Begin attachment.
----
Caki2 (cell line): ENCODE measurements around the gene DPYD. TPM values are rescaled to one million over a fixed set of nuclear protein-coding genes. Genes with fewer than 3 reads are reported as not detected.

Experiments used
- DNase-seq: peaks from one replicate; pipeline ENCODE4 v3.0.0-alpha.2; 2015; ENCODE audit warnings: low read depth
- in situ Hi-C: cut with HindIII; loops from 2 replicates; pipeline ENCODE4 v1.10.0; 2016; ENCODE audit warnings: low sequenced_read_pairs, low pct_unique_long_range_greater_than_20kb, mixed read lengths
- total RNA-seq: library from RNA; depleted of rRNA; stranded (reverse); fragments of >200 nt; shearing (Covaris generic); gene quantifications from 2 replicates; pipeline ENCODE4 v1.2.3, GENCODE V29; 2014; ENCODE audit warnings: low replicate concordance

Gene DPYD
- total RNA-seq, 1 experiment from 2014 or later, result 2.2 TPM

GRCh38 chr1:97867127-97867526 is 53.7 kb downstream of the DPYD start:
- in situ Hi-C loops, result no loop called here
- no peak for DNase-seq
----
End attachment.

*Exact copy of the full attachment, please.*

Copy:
Caki2 (cell line): ENCODE measurements around the gene DPYD. TPM values are rescaled to one million over a fixed set of nuclear protein-coding genes. Genes with fewer than 3 reads are reported as not detected.

Experiments used
- DNase-seq: peaks from one replicate; pipeline ENCODE4 v3.0.0-alpha.2; 2015; ENCODE audit warnings: low read depth
- in situ Hi-C: cut with HindIII; loops from 2 replicates; pipeline ENCODE4 v1.10.0; 2016; ENCODE audit warnings: low sequenced_read_pairs, low pct_unique_long_range_greater_than_20kb, mixed read lengths
- total RNA-seq: library from RNA; depleted of rRNA; stranded (reverse); fragments of >200 nt; shearing (Covaris generic); gene quantifications from 2 replicates; pipeline ENCODE4 v1.2.3, GENCODE V29; 2014; ENCODE audit warnings: low replicate concordance

Gene DPYD
- total RNA-seq, 1 experiment from 2014 or later, result 2.2 TPM

GRCh38 chr1:97867127-97867526 is 53.7 kb downstream of the DPYD start:
- in situ Hi-C loops, result no loop called here
- no peak for DNase-seq